Respite Care for People with Dementia and their Carers

Emma O’Shea et al. | Respite Care for People with Dementia and their Carers: A Qualitative Study with Multiple Stakeholders | Age and Ageing | Volume 48, Issue Supplement 3 | September 2019 | Pages iii17–iii65


Traditional models of respite, particularly those based within residential care settings, may not always be effective, and there is evidence of low acceptability for some people with dementia and carers. The aim of this study was to synthesise multiple stakeholders’ experiences of respite services for dementia and their perspectives on respite service development.


Purposive sampling was employed. Semi-structured interviews were conducted with 35 key stakeholders, including people with dementia (n=6), carers (n=9), front-line staff (n=7), managers (n=8), policy-makers/academics (n=5). Data were interpreted inductively using thematic analysis, with a focus on latent patterns of meaning.


Three salient themes were identified (‘Phases of Transition’, ‘Person-centred Respite Care’; and ‘Recalibrating Respite’). Three distinct phases of respite transitions for people with dementia and carers are discussed. Respite services that actively support transitions through empathic communication regarding clients’ concerns, support needs and preferences are highly valued. Clients described care resembling a ‘person-centred’ approach as their ideal, without using that term, but people with dementia do not always experience this type of care. The majority of providers indicated that they provide ‘person-centred care’, but many demonstrated a poor understanding of the concept; many of these providers have a biomedical view of dementia and the personhood status of people with dementia. Regarding service development, clients would prefer more choice, flexibility and responsiveness, including a shift away from residential provision towards an integrated continuum of personalised, strengths-focused community-based and in-home supports.


Any recalibration of respite towards a home/community focus will require a transformation in how dementia is constructed by society, as well as a significant financial investment. Other implementation considerations include: staffing and staff competency; and the co-ordination, integration and regulation of personalised, home-based care models. Finally, it may be necessary to replace the outdated term ‘respite’ with an alternative nomenclature that is not discordant with person-centred care principles.

Benefits of attending a ‘Dementia First Aid’ course for family caregivers of people with early dementia

Study results suggest that the dementia first aid course is effective in changing the knowledge and attitude of dementia caregivers. It is hoped that this will also enhance their ability and skills of caring, which may in turn reduce caregivers’ sense of burden and wellbeing | British Journal of Medical Practitioners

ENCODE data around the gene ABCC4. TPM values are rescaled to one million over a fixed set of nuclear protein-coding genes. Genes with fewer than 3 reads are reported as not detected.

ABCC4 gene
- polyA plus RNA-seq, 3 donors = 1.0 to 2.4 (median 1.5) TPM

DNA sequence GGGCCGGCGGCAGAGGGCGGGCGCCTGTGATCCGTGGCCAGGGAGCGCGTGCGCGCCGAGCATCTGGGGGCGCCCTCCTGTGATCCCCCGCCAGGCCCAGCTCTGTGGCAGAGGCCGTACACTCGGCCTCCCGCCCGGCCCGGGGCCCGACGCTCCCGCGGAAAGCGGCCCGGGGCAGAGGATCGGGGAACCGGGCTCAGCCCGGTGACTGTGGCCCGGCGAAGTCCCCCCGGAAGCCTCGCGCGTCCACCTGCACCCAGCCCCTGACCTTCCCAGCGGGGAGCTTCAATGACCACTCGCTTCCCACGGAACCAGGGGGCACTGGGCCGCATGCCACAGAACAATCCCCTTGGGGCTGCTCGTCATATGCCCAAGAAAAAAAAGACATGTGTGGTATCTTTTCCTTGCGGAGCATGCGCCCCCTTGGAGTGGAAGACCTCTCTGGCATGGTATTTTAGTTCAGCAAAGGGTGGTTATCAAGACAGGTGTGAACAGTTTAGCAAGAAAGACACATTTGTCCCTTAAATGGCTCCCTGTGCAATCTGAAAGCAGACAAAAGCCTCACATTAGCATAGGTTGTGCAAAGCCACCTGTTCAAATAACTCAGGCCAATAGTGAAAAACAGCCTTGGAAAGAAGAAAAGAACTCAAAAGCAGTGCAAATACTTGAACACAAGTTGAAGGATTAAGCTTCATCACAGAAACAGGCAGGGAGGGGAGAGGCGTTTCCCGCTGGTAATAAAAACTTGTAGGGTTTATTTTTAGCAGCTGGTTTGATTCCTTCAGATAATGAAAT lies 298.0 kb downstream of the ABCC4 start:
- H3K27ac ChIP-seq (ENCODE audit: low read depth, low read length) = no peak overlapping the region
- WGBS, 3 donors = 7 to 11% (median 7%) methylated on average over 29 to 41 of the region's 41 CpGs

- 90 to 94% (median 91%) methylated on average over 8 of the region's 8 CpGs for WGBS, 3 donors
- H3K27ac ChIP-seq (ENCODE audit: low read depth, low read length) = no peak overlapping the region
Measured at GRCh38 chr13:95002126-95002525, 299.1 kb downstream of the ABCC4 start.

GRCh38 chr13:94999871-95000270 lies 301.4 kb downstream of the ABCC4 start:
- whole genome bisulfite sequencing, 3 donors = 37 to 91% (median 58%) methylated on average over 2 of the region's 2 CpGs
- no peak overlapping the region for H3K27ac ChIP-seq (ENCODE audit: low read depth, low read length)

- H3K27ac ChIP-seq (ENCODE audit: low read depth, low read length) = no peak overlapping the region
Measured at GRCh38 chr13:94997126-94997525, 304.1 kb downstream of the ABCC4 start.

Objective: Pilot evaluation of the impact of a ‘Dementia First Aid’ (DFA) training course on the knowledge and attitude of family caregivers of people with early dementia.

Methods: The participants in the study were primary family caregivers of people with dementia residing in northwest Hertfordshire. The 4-hour ‘Dementia First Aid’ course was delivered by NHS professionals. The training was organised once every second month from November 2015 till March 2017. The course provided overview of dementia and its impact on the person and their families, mindfulness based stress reduction, and the dementia first aid action plan for crises. The participants were asked to complete the Alzheimer’s disease Knowledge Scale (ADKS) before and after the completion of the course & complete carer burden scale (Zarit Burden Scale). Participants were asked to complete the scales after six months.

Results: The study sample comprised 65 people who had completed the DFA course. All completed pre- and post-training measures (ADK and Zarit burden scale), and a further 34 provided follow-up data approximately 6 months later. The scores were compared using a correlated group t-test. ADK scores improved significantly immediately after attending the course. For the subgroup that completed data at 6 months, the improvement in scores was sustained.

Conclusions: This ‘Dementia First Aid’ course appears to be effective in improving family caregiver’s knowledge of dementia and this knowledge was sustained at 6 months follow up.

Full article: Rahul Tomar et al. | Benefits of attending a ‘Dementia First Aid’ course for family caregivers of people with early dementia: findings of a pilot evaluation | British Journal of Medical Practitioners | 2019;12